PAUL JAY, SENIOR EDITOR, TRNN: Welcome to The Real News Network. We’re talking to Eric Margolis. He’s a contributing foreign editor for the Sun media chain, and he’s the author of the book American Raj. Thanks for joining us again, Eric.
ERIC MARGOLIS, THE REAL NEWS ANALYST: Pleasure, Paul.
JAY: So in the first episode we talked about President Obama’s foreign policy. We particularly were talking about Ukraine and Georgia and Vice President Biden’s visit there, where they reasserted American support for Georgia and Ukraine’s NATO bid. Let’s turn our attention now to Afghanistan and Pakistan. What do you make of US policy, the increase in troops, the new surge in Helmand province? And how’s that going to affect the situation in Pakistan?
MARGOLIS: Well, it seems it’s a desperate attempt to salvage a war that was being lost. Nobody wanted to admit it, but that’s where it was headed. And if the war were lost, then NATO might very well collapse as a result of that, too, because there’s great dissatisfaction among its European members for having been press-ganged and dragooned into sending troops into this war that is rejected by the European public. It’s a sign that some troops have been sent but not enough. I call it McNamara-ism, after what we saw in Vietnam, where you see incremental increases of power, not decisive ones. There’s no doubt that the US is up to its ears in trouble in Afghanistan, and while the war, the US is barely holding its own in Afghanistan, the spread of the war into Pakistan is jeopardizing the whole region and is creating a regional crisis that also will include India and Iran.
JAY: The argument I guess you would get from Obama policymakers in Afghanistan is I think they would point to Iraq and say, even though in terms of strategic objectives Iraq may be a complete failure for US policy, certainly from what Bush wanted—they’re ending up with a government that has as many ties to Iran as it does to the United States, and Iraq is not so much in US control as they probably hoped it might be—but still, the surge of troops in Iraq to some extent succeeded, I think, one would have to say, even after a lot of internal forces that were perhaps even more in play in suppressing violence. But this basic idea of going into an area with enough troops, to leave the troops living amongst the people, and then supposedly doing some kind of reconstruction—they’ll say there’s some success in Iraq, so why can’t that work in Afghanistan?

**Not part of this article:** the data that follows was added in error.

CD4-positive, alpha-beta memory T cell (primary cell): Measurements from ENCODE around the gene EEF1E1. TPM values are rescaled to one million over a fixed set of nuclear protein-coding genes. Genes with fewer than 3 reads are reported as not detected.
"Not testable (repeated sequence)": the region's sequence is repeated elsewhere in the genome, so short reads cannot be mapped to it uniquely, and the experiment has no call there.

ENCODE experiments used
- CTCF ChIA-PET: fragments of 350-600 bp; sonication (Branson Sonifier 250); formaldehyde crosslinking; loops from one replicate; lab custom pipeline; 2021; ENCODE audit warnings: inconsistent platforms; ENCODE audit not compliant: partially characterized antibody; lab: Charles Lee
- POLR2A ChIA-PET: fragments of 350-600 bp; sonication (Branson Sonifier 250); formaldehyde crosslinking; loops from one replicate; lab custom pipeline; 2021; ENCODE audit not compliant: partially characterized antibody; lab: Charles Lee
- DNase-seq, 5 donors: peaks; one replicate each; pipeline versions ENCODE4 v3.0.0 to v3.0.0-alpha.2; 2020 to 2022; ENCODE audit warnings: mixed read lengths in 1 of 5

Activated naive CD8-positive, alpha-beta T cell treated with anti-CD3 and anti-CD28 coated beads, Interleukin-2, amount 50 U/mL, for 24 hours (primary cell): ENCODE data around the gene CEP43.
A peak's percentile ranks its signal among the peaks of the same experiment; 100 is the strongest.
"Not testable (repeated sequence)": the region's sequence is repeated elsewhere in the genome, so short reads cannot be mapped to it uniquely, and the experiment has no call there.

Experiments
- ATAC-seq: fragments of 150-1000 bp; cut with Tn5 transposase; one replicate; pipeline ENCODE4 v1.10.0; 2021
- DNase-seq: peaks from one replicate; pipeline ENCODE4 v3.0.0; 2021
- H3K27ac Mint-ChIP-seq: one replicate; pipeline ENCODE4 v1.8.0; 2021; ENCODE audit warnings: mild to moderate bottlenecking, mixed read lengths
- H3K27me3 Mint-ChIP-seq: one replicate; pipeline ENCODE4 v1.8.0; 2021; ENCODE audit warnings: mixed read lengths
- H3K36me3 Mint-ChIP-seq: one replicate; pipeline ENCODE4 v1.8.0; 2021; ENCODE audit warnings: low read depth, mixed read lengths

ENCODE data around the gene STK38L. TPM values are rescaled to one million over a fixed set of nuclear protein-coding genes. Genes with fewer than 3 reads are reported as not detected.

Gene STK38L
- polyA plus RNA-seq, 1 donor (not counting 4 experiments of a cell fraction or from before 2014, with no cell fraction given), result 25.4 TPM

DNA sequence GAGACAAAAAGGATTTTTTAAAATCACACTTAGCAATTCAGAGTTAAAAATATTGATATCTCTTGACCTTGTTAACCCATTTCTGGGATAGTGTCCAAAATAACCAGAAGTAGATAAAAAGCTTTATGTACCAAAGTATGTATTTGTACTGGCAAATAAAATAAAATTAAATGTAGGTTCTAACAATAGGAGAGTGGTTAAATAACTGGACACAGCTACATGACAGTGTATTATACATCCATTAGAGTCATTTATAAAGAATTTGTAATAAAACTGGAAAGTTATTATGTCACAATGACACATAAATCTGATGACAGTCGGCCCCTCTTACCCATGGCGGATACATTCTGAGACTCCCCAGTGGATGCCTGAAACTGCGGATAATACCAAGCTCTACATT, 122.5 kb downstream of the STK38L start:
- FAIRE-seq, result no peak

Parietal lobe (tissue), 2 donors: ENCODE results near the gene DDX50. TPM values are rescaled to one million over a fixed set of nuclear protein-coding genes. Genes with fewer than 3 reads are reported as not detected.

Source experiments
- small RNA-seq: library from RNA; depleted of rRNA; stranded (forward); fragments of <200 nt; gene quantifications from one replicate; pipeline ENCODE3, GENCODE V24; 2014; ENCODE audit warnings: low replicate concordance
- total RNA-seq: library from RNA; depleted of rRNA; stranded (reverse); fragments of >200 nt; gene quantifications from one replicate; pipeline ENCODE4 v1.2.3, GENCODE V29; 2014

MARGOLIS: Well, there are more dissimilarities than similarities between Iraq and Afghanistan. Afghanistan is a much bigger war. Iraq was a very divided country, where the Americans really succeeded well there because of the collapse of the Sunni resistance. It was split. It sold out to the Americans for money. This will not happen as easily as the Americans think in Afghanistan. Secondly, the situation in Iraq is hotting up again. The Americans will not be able to withdraw as many troops as they would like, even though now it seems that American troops may stay on indefinitely in Iraq. And third, the longer American troops stay in Afghanistan, the more they’re turning people against them. We can see that attacks by Taliban and its allies in the national resistance, as I call it, are up 60 percent this year, as the Americans funnel more troops in there. In any event, the Americans, even if they send 100,000 troops, are still not going to have enough troops to subdue the Pashtun tribal people. They’re not fighting Taliban, they’re not fighting terrorists, and they’re not fighting al-Qaeda. The US has gotten itself into a war against the Pashtun people, who number between 50 and 60 million people.
JAY: Now, you know, I was there in the spring of 2002. I know a lot has changed since then. But in reports that are coming back now, and my experience when I was there, many of the Pashtuns are not in love with the Taliban. There’s a lot of conflicted feelings about this, where they feel their national and ethnic dignity’s been offended by the American—what they now see as occupation. But a lot of them also don’t like the Taliban. A lot of the tribal elders have been killed by the Taliban. A lot of villagers are terrorized by the Taliban. Is it not a fairly complicated situation?